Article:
Kate Cox and D&E Abortion

Posted on March 5, 2024 By

by Sarah Terzo

This is Part 2 of 2.  Part 1 last week covered children with Trisonomy 18

Kate Cox, who was pregnant with a baby with Trisomy 18, sued the state of Texas to obtain a legal abortion. Many media outlets covered her story. Cox demanded a Dilation & Evacuation, or D&E abortion. She was denied an abortion in Texas but had one elsewhere. Cox’s child was over 21 weeks old.

Cox was falsely told that her daughter couldn’t survive, and that there were no treatment options available. She had an abortion partly because “I didn’t want her to suffer. I felt it was best for her . . . ”

Cox also claimed that, because of two previous caesarian sections, having her daughter would destroy her future fertility and make her unable to have more children. A Live Action News article challenged this claim and pointed out that D&E abortions can also jeopardize fertility.

The D&E Procedure

Ironically, through the D&E, Cox’s daughter likely suffered far more than she would’ve if Cox had given birth. In a D&E, the preborn child is dismembered and pulled out piece by piece.

In this video, former abortionist Kathi Aultman describes the procedure

Sometimes, abortionists inject the baby with the drug digoxin to kill her before dismemberment occurs. But digoxin takes hours to kill a baby and fails between 5-10% of the time. And many abortion facilities don’t use it because it renders the baby’s body parts useless for research and they can’t be sold.

Potassium chloride is also sometimes used. This is the same drug used in executions. One woman considering abortion, who worked in the prison system, chose life because she didn’t want her child to die the same way death row inmates do.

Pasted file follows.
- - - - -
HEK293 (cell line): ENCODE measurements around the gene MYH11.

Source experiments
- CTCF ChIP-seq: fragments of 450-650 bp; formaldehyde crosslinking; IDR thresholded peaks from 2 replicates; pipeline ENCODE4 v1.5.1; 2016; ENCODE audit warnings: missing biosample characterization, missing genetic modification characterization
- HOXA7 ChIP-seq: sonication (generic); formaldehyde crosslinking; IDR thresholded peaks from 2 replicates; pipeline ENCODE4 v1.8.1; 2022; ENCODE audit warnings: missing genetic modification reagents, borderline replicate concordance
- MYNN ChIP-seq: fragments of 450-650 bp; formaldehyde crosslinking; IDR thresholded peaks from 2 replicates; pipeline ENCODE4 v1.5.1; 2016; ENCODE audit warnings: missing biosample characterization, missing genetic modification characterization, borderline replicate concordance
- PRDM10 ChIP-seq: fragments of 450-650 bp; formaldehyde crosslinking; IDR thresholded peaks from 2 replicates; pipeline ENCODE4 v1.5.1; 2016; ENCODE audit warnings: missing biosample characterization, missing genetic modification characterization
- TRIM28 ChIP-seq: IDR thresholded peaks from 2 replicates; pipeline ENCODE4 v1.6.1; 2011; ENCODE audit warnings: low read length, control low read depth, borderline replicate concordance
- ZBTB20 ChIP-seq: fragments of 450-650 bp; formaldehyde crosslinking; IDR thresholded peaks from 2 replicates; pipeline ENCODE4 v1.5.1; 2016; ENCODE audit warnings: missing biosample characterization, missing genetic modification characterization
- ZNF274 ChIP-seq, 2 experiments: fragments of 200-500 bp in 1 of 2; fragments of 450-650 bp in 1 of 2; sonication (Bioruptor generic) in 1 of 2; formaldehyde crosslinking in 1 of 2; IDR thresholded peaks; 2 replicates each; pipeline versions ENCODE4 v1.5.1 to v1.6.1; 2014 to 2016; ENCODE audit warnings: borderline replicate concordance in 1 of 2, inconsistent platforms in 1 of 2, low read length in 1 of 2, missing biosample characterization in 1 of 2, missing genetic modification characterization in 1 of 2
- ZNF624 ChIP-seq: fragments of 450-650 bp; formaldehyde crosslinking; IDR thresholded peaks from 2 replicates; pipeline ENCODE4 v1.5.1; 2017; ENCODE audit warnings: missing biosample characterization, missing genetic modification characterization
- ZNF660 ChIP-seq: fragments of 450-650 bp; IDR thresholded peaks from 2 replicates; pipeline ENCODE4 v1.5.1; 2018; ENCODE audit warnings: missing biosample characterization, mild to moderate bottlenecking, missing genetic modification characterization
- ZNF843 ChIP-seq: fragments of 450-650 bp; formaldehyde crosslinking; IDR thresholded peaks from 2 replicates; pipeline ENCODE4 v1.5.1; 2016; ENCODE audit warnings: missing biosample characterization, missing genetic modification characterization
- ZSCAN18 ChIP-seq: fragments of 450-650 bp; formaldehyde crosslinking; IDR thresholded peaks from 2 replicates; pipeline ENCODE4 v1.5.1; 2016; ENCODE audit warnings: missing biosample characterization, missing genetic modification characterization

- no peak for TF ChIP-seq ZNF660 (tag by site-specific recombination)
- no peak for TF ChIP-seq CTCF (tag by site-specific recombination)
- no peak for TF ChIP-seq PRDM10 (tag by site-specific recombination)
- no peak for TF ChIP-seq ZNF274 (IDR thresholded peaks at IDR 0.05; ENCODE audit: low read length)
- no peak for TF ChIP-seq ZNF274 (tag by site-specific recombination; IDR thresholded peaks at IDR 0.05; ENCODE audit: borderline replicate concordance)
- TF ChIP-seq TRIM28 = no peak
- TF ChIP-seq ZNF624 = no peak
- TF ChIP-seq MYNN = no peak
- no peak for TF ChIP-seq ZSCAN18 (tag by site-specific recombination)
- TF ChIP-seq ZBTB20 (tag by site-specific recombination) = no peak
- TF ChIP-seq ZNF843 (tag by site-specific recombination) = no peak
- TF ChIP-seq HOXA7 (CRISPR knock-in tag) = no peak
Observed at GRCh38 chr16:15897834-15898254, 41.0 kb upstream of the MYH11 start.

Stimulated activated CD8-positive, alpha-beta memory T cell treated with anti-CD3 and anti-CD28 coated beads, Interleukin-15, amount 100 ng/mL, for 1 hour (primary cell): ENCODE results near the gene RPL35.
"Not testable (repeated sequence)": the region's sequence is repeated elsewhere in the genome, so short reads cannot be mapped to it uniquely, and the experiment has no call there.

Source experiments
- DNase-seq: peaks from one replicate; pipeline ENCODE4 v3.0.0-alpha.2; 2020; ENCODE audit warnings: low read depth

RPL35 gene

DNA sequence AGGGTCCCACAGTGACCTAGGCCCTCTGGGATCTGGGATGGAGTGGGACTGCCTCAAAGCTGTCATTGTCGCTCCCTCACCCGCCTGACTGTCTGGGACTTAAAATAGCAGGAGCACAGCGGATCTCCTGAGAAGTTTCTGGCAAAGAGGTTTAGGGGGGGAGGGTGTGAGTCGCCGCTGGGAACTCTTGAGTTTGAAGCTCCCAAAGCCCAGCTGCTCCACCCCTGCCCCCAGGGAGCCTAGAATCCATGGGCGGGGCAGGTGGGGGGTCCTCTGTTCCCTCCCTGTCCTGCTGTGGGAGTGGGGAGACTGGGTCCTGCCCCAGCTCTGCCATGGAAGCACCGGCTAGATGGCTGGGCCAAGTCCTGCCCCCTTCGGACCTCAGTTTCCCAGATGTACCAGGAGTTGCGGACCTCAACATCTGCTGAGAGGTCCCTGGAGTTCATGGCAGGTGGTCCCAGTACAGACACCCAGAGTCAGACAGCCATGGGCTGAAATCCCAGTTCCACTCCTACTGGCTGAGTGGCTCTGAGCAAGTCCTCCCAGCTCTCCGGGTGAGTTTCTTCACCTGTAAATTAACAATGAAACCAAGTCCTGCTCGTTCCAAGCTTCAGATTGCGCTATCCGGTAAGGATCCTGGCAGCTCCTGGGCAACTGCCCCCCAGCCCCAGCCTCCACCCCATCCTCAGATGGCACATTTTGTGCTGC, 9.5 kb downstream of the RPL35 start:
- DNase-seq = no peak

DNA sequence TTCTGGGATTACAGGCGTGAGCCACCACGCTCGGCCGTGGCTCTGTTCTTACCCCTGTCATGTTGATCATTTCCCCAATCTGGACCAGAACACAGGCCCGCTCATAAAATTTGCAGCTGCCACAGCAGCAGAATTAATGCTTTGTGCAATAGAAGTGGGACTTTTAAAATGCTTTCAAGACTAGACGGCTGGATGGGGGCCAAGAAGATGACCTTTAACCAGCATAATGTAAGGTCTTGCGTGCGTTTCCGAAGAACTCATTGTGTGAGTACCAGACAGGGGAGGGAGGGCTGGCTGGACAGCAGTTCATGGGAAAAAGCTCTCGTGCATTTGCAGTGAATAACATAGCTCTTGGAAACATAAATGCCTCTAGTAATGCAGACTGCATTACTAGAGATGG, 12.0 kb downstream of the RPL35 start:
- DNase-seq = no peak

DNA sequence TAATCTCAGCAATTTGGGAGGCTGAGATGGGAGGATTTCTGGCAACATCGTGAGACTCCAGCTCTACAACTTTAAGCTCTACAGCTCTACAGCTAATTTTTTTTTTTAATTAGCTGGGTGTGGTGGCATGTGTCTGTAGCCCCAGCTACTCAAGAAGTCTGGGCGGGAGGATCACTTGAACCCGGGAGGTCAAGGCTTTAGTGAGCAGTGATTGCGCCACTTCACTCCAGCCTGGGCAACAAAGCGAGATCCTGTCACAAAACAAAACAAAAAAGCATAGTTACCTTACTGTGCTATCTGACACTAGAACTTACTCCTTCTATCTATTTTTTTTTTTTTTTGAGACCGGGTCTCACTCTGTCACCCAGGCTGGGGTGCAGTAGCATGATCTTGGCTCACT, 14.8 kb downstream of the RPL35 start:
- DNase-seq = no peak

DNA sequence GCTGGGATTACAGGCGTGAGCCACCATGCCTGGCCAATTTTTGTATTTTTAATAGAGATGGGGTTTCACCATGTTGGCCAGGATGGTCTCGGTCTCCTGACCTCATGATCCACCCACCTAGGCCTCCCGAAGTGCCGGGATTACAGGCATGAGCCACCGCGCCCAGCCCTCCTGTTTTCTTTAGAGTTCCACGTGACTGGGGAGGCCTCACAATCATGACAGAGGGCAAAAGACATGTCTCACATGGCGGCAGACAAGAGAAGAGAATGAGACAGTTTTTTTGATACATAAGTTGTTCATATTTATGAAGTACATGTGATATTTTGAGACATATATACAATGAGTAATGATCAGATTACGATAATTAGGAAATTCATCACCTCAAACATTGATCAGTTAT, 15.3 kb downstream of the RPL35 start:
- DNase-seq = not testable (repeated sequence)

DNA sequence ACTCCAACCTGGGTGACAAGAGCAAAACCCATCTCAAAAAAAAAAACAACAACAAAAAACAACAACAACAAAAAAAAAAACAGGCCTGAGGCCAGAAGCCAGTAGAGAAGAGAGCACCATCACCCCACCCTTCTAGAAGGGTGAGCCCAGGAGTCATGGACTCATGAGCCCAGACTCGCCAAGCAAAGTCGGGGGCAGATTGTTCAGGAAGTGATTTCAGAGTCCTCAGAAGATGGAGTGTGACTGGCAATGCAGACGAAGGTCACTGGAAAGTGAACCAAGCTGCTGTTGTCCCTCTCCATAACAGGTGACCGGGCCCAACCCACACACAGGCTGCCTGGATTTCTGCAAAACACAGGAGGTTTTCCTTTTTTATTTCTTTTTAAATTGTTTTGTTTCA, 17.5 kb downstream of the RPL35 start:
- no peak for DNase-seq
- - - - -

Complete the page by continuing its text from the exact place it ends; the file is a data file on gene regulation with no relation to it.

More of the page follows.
A Former Abortionist Describes the D&E

Abortionist Dr. Anthony Levatino described a D&E.

He described the Sopher Clamp, the instrument used to dismember the child. It is:

about thirteen inches long and made of stainless steel. At one end are located jaws about two inches long and about an inch wide with rows of sharp ridges or teeth. This instrument is for grasping and crushing tissue. When it gets hold of something, it does not let go.

Once the cervix is dilated and the amniotic fluid suctioned out, the abortionist reaches into the woman’s uterus with the Sopher Clamp. Levatino says:

Once you have grasped something inside, squeeze on the clamp to set the jaws and pull hard—really hard. You feel something let go and out pops a fully formed leg … Reach in again and grasp whatever you can. Set the jaw and pull really hard once again and out pops an arm about the same length.

Reach in again and again with that clamp and tear out the spine, intestines, heart, and lungs.

The toughest part of a D&E abortion is extracting the baby’s head … You will know you have it right when you crush down on the clamp and see a pure white gelatinous material issue from the cervix. That was the baby’s brains. You can then extract the skull in pieces.

If you have a really bad day like I often did, a little face may come out and stare back at you.

Levatino finishes his description by saying, “Congratulations . . . You just made $600 cash in fifteen minutes.”